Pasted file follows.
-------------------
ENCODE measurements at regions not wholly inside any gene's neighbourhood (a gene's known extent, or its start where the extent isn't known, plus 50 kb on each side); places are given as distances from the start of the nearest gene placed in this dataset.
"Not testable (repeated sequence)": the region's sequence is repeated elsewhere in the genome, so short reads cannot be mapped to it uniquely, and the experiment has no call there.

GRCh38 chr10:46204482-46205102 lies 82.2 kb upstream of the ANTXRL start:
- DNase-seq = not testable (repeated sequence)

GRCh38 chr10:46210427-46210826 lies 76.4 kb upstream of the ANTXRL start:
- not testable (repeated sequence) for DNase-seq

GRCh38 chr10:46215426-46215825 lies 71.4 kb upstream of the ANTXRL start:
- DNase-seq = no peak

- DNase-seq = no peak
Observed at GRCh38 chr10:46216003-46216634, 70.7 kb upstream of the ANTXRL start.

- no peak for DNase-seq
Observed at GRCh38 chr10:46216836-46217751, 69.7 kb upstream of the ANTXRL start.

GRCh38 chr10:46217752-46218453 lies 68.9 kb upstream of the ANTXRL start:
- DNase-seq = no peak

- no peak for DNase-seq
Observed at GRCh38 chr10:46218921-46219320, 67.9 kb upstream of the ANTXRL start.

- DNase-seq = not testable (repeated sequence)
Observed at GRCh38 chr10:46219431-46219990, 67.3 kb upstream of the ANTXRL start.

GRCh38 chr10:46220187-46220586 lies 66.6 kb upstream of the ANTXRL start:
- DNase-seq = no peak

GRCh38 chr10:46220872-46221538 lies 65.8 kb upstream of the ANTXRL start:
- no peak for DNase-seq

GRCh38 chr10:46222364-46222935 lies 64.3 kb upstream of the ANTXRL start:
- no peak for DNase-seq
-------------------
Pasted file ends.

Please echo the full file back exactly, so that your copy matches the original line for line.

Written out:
ENCODE measurements at regions not wholly inside any gene's neighbourhood (a gene's known extent, or its start where the extent isn't known, plus 50 kb on each side); places are given as distances from the start of the nearest gene placed in this dataset.
"Not testable (repeated sequence)": the region's sequence is repeated elsewhere in the genome, so short reads cannot be mapped to it uniquely, and the experiment has no call there.

GRCh38 chr10:46204482-46205102 lies 82.2 kb upstream of the ANTXRL start:
- DNase-seq = not testable (repeated sequence)

GRCh38 chr10:46210427-46210826 lies 76.4 kb upstream of the ANTXRL start:
- not testable (repeated sequence) for DNase-seq

GRCh38 chr10:46215426-46215825 lies 71.4 kb upstream of the ANTXRL start:
- DNase-seq = no peak

- DNase-seq = no peak
Observed at GRCh38 chr10:46216003-46216634, 70.7 kb upstream of the ANTXRL start.

- no peak for DNase-seq
Observed at GRCh38 chr10:46216836-46217751, 69.7 kb upstream of the ANTXRL start.

GRCh38 chr10:46217752-46218453 lies 68.9 kb upstream of the ANTXRL start:
- DNase-seq = no peak

- no peak for DNase-seq
Observed at GRCh38 chr10:46218921-46219320, 67.9 kb upstream of the ANTXRL start.

- DNase-seq = not testable (repeated sequence)
Observed at GRCh38 chr10:46219431-46219990, 67.3 kb upstream of the ANTXRL start.

GRCh38 chr10:46220187-46220586 lies 66.6 kb upstream of the ANTXRL start:
- DNase-seq = no peak

GRCh38 chr10:46220872-46221538 lies 65.8 kb upstream of the ANTXRL start:
- no peak for DNase-seq

GRCh38 chr10:46222364-46222935 lies 64.3 kb upstream of the ANTXRL start:
- no peak for DNase-seq